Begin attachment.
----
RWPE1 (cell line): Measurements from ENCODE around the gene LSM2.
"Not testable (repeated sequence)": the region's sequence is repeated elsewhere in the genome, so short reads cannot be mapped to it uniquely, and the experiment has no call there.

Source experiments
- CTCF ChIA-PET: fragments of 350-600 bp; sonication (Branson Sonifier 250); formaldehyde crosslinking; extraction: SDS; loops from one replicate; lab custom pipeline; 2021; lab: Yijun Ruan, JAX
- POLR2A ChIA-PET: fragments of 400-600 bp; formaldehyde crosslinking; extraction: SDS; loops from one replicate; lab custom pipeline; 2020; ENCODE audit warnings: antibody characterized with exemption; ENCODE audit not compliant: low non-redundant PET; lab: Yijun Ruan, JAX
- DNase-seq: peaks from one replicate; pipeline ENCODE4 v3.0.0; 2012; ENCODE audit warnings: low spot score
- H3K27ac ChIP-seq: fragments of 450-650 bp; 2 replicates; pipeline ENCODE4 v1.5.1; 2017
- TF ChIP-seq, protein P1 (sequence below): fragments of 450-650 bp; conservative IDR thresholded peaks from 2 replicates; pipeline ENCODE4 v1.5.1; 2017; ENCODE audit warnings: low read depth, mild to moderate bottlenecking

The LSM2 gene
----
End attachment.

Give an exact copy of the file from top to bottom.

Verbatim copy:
RWPE1 (cell line): Measurements from ENCODE around the gene LSM2.
"Not testable (repeated sequence)": the region's sequence is repeated elsewhere in the genome, so short reads cannot be mapped to it uniquely, and the experiment has no call there.

Source experiments
- CTCF ChIA-PET: fragments of 350-600 bp; sonication (Branson Sonifier 250); formaldehyde crosslinking; extraction: SDS; loops from one replicate; lab custom pipeline; 2021; lab: Yijun Ruan, JAX
- POLR2A ChIA-PET: fragments of 400-600 bp; formaldehyde crosslinking; extraction: SDS; loops from one replicate; lab custom pipeline; 2020; ENCODE audit warnings: antibody characterized with exemption; ENCODE audit not compliant: low non-redundant PET; lab: Yijun Ruan, JAX
- DNase-seq: peaks from one replicate; pipeline ENCODE4 v3.0.0; 2012; ENCODE audit warnings: low spot score
- H3K27ac ChIP-seq: fragments of 450-650 bp; 2 replicates; pipeline ENCODE4 v1.5.1; 2017
- TF ChIP-seq, protein P1 (sequence below): fragments of 450-650 bp; conservative IDR thresholded peaks from 2 replicates; pipeline ENCODE4 v1.5.1; 2017; ENCODE audit warnings: low read depth, mild to moderate bottlenecking

The LSM2 gene